The order of operations of construction may have been a little bit whacked in this case since I ended up removing something I had already deemed “complete,” but it got done well, and I can rest easier now that it’s installed. The placement of the ladder was something we hadn’t firmly landed upon prior to this step, and the 11th hour decision to install it coming up the backside meant that we would be able to have one long stretch of railings, which would look good, and promise a more sturdy railing structure.
For the balusters, I loosely followed a railing design that I liked in one of my inspiration photos, but retrofitted the materials list to fit a modest budget because cute railings made of premium wood can be damn expensive. Instead of buying ridiculously priced lumber that might look like crap after one season out in the snow and rain, I bought a bunch of 6-foot 1×6 fence boards, and ripped them to size. They’re pressure-treated, and fence boards are notorious for lasting a long ass time.
A single 6-foot 1×6 fence board, even after chopping off that classically fancy fence post end, was enough to yield 4 individual homemade balusters at the length we needed for our 30″ high railings. We used the chop saw and table saw here, which made the process quicker and more accurate than using a circular saw.
My ol’ friend the Kreg Jig doesn’t get much use these days, but came in handy while constructing the horizontal structure of the railing so there are no awkwardly exposed screws or bolts. We attached the 3″ wide balusters with 1-1/2″ deck screws by starting in the center, and working outwards, using a spare baluster as a spacer. Without much planning, this worked out pretty well. We later went on to add a 2×6 board across the top to create a flat rail, which you’ll notice in some of the photos later in this post.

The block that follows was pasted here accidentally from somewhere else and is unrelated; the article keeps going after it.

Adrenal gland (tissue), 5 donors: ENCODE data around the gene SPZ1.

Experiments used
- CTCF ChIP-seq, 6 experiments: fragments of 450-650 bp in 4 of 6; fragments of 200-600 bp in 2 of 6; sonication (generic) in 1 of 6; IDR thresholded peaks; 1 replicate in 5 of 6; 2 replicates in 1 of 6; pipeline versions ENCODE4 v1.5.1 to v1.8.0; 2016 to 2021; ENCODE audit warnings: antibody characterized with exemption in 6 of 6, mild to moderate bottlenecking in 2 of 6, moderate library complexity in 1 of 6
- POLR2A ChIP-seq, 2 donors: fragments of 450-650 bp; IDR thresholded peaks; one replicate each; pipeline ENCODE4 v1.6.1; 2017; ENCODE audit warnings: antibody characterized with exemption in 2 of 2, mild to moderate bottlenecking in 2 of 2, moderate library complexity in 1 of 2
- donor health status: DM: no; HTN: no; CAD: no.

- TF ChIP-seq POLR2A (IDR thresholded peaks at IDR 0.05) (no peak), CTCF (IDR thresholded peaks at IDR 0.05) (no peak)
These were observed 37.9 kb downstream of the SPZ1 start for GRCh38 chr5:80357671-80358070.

The ladders for the treehouse were another big decision; we actually had two to make, the second of which you can sort of see if you look really hard through the chop saw in this picture.
The first resembles your everyday ladder, but with foot treads like steps. Had we given a little more thought to the placement of each step, we definitely would have spaced them out a little bit more (we went with a standard 8″ rise, but didn’t account for there being virtually no tread “run” so if you’re not careful, anyone with adult-sized feet can get pretty tripped up (or down, I may have already fallen down). This one may get rebuilt eventually for convenience, but not immediately because so far the kids are nimble enough to not get tangled in their own sneakers (not to mention, tiny feet). It does look damn good though, and I’ll always appreciate the way Pete took the time to dado and chisel this to visual perfection.
That second ladder provides access into the treehouse through a small “trap door” opening in the floorboards (there’s still no “door” and may never be – pinched fingie alert!). This ladder style is a little more straight forward, and easier to climb too. Since you’re accessing straight up into the treehouse, I added dowels into the wall here to grasp onto as you’re entering the enclosure.
The cement pavers that we used beneath both ladders were something we inherited awhile back when we lived at the old house but never used (but since we bothered to haul them from house to house, and then left them leaning against a tree for 14 months, they weren’t easily forgotten about and happily found a permanent home).
The ceiling structure was a detail I anticipated as much as I did the round window (read about how we cut that round window here); to keep in the modern look and feel, we constructed the roof to be slanted (I think it falls 16″ over 12-feet), which is also enough to allow rainwater to easily flow off. Best case scenario, the roof would have completely covered the front porch area too, but our measurements (or lack thereof) made the overall treehouse a little longer than we envisioned originally, and so we settled with an even ~12″ overhang on the front and back, which I think worked out beautifully.